The John Barrett Real Estate Team

Posted by The John Barrett Real Estate Team on 5/7/2017

Growing your own vegetables is a wonderful thing. You get to choose which seeds to sow, spend time outside, put in some hard work and then reap the rewards all summer and fall. In spite of this, many new gardeners find themselves planting too much or too little of different vegetables. There's much appeal to going to the store to pick out seeds. It almost seems like magic: these little seed packets will turn into baskets full of food, all for just a few dollars. Follow these tips to learn how to grow what you want the first time around so you won't find yourself begging neighbors to take all those extra zucchinis off your hands. What do you like to eat? Experimenting with new recipes is great. And so is the temptation when you see seed packets for an exotic vegetable you've never tried before. But before you dedicate a whole row of your garden to hybrid turnips, think about whether or not you'll really eat all of that. Instead, plant the veggies you and your family love to eat consistently. Before you start planting, think carefully about the amount of space you have in your garden (I usually draw a diagram and label the rows). This is going to involve some necessary research on your part. If you love summer squash, you may think you need a whole row. Squash plants, however, tend to creep outwards vigorously, producing a ton of fruit and also encroaching on other rows if you're not careful. Similarly, you may find that you simply don't have enough room for some vegetables. We all love the first sweet corn of the season, but most of us don't have enough room in our backyard gardens to feasibly grow corn. Plan for next year Once you've tilled the soil, planted the seeds, and taken care of your plants all spring, you may think the only thing left to do is harvest the vegetables. This is a crucial time, however, to think about next year. What did you have too much of? Too little? Did you find that some vegetables simply wouldn't grow in your garden? (I tried twice, with little luck, to plant pole beans but found that they just didn't like my soil.) Take note of these findings for next year. If one part of your garden receives more sunlight, try rotating crops to see if you get different results. Don't worry if your garden isn't perfect the first time around. In fact, it's best to just let go of that image of the perfect garden. Tending a garden isn't another chore to cause stress in your life, it's a simple and relaxing way to get outside more.  

Posted by The John Barrett Real Estate Team on 5/22/2016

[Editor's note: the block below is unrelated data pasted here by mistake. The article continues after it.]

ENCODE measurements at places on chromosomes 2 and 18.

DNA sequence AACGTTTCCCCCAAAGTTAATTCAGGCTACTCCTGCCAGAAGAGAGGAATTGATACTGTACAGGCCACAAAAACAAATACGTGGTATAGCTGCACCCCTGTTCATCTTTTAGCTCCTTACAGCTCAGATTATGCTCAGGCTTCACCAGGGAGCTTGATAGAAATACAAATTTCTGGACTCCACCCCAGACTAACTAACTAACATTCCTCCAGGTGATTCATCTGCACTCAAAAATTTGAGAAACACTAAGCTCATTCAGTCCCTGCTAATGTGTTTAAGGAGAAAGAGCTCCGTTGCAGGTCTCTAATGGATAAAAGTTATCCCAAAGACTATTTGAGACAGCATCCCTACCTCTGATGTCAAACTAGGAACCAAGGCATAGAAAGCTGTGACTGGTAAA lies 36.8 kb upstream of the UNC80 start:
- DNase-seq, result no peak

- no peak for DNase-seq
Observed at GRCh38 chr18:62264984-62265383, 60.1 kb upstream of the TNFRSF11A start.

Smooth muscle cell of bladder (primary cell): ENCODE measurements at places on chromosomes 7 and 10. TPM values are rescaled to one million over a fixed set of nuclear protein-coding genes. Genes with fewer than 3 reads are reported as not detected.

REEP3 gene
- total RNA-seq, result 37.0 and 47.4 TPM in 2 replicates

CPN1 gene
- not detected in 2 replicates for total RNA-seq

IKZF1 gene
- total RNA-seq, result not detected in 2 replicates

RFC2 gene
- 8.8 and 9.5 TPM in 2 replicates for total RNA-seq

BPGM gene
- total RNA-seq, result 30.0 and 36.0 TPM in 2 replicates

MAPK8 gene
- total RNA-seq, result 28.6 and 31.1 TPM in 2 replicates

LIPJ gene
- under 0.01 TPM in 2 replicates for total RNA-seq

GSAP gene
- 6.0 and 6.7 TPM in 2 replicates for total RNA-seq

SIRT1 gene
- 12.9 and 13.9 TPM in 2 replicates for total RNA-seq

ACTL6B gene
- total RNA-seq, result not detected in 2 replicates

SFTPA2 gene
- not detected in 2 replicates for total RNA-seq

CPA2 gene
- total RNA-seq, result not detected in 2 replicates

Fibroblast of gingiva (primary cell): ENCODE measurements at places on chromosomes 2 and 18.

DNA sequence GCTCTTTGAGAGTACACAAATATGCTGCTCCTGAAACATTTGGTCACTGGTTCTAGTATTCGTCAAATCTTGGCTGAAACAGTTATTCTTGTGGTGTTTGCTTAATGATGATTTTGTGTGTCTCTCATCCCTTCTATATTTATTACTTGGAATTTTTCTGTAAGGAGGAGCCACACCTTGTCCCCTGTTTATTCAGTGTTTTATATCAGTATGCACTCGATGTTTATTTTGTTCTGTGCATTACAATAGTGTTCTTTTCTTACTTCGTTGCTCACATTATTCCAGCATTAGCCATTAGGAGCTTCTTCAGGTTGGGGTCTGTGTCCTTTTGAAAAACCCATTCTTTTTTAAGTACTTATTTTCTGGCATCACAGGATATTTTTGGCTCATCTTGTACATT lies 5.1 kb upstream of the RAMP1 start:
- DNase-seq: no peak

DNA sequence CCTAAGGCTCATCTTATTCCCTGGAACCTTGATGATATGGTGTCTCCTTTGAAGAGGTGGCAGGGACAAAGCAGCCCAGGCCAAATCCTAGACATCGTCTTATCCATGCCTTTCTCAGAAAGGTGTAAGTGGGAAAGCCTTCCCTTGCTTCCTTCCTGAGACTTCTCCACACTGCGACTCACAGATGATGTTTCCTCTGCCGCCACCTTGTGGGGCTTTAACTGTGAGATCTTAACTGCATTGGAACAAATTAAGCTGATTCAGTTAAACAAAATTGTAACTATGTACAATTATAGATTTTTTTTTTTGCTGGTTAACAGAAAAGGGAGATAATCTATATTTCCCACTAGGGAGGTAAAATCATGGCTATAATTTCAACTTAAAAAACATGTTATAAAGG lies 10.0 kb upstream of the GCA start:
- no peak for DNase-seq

Cold and flu season are here, there are some ways to prevent getting sick and they can come from simply changing your diet. It may not be an apple a day keeps the doctor away but there are some foods you can add to your diet to keep the cold bugs at bay.

Acai Berry

Acai berry's dark color signals that it is high in antioxidants called anthocyanins. Antioxidants help your body fight aging and disease. Acai berries are usually found in juice or smoothie form, or dried and mixed with granola.


Just 1/4 cup of Almonds has almost 50% of the daily recommended amount of vitamin E. Vitamin E helps boost the immune system. Almonds also contain riboflavin and niacin; B vitamins that may help you bounce back from the effects of stress.


If you are looking to boost your vitamin C intake, grapefruits are a great way to fights off colds and flu. Grapefruit is also packed with flavonoids. Flavonoids are natural chemical compounds that have been shown to increase immune system activation.

Wheat Germ

Wheat germ contains zinc, antioxidants, and B vitamins among other vital vitamins and minerals. Wheat germ has fiber, protein, and good fat. You can substitute wheat germ for some part of regular flour in baked goods and other recipes. You can also mix it in with breadcrumbs in meatballs or meatloaf.


When you hear oyster you think aphrodisiac but oysters are also known as immune boosters. Oysters contain the mineral zinc. Zinc has an antiviral effect, which aids in healing wounds.


Cabbage is a fantastic source of immune-strengthening glutamine.  It is easy to add cabbage to soups and stews to boost nutritional value.


Also containing the powerful antioxidant glutathione is watermelon. Glutathione is found in the red pulpy flesh near the rind.


Rich in antioxidants, elderberry is thought to fight inflammation. The extract from these dark berries appears to block flu viruses in test tube studies.

Button Mushrooms

Mushrooms boast the mineral selenium and antioxidants. Boosting selenium levels help to fight off severe flu symptoms. The B vitamins riboflavin and niacin, also found in these mushrooms, play a role in a healthy immune system.